Have you ever faced an identity crisis? It’s a crisis of meaning where you just don’t know who you are anymore. Sometimes it is extreme and you need help to get through it and sometimes you can use reflection and talking to friends to feel better. A change in how you perceive who you are usually comes with changes in your life circumstances.

Here are some events that can trigger confusion or introspection of your own sense of self:

– Starting or changing a career

– Changing jobs

– Getting laid off

– Getting married

– Getting divorced

– Moving locally or farther

– Losing a loved one

– Raising a family/becoming an empty-nester

– Promotions

– Cosmetic surgery, weight loss or even orthodontic treatment

These events can cause us to question our identity or who we think we are. Many times it is a good thing because we are evolving into the person we’ve always envisioned for our life.

That’s where the crisis comes in. Emotionally, we may not be certain how to act, how to be and if we are ready to step into that new identity. I’ve experienced multiple changes in my life – moves, jobs, careers, family changes and more where I looked again at my own sense of self. I remember the worst identity crisis I experienced was after resigning from a position that no longer matched who I was and my goals. Leaving that position called up all sorts of questions about who I was and I went into a spin of self-doubt and confusion until I started my business.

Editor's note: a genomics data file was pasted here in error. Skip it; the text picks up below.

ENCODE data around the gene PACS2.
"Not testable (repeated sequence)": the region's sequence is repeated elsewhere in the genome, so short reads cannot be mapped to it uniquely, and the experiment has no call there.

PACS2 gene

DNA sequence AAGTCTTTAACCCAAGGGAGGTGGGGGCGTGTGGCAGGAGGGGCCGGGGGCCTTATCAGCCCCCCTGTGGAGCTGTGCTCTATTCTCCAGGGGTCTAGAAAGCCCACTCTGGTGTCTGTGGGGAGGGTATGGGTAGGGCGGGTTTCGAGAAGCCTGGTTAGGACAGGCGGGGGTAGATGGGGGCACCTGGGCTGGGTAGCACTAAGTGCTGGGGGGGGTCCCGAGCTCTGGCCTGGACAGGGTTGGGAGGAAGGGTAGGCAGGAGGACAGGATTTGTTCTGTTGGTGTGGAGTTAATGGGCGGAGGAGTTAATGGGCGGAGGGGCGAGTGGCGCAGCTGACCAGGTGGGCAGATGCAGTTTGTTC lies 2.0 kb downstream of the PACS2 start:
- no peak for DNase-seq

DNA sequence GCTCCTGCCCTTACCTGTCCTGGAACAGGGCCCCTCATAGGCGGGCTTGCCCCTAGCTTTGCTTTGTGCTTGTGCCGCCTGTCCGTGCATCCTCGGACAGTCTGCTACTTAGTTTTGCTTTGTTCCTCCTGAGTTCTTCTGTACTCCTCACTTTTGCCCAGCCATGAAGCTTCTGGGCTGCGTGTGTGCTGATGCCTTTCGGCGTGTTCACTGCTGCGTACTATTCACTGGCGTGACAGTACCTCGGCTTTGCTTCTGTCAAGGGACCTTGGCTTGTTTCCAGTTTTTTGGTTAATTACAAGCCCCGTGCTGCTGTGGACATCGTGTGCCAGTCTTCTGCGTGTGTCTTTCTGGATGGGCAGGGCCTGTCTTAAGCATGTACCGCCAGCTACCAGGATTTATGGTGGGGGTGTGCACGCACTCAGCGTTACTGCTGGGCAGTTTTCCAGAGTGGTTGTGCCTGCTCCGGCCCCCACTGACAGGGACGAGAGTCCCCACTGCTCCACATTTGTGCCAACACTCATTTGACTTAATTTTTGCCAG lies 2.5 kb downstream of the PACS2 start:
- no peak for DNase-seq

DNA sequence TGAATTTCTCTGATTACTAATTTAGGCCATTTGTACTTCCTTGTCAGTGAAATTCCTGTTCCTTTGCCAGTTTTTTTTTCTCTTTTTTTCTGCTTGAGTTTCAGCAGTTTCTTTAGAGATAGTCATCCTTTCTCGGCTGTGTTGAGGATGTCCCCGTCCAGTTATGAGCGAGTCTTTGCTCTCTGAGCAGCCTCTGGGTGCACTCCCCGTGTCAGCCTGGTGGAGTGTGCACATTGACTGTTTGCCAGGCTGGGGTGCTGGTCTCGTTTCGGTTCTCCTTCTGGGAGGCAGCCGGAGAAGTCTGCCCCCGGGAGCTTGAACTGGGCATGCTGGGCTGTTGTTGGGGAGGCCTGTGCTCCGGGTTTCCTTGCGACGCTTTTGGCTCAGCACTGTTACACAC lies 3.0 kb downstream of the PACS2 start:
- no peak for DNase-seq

As a business owner, I love identifying with the compliments and reflections of who I am as a speaker and workshop leader. It aligns with what I love to do and I can see that what I facilitate in my talks and workshops impacts people in a positive way.

Your identity is the outward expression of who you are such that people can describe you to other people or make decisions about you. More importantly though, is your own sense of identity – who do you think you are and who do you want to be?

If you are in transition and confused about your identity and your sense of self, there are a few things you can do.

Relax and Slow Down1. Relax and slow down. Re-connect with who and what is important to you. During transition time, when your identity is changing, your mind may be racing and your ego is certainly taking exception to the change – good or bad.

2. Create a picture of who you want to be, how you want to be seen and how you want people to speak of you. Write it down.

3. Make a list of your talents and abilities. If you are in a spin of self-doubt, ask people who are your supporters. Identify your favorite successes and what is common across all of them.

You don’t have to worry and have a lot of stress during a crisis of identity. Each time you get in that spin, remind yourself that life is a journey and have faith that you will find your sense of self again.

Now go ahead, breathe a sigh of relief. You’ll make it through.

If you are in transition, I offer a complementary 30-minute consultation to help you reconnect with your true self. Simply fill out this form with your request and your contact information and I will connect with you to set up a call.

Whether it is mentoring people to lead more effectively, improve their own performance or step into what is next, Kathy Garland is passionate about guiding leaders to achieve business goals and reach their highest potential.

© 2014 Kathy Garland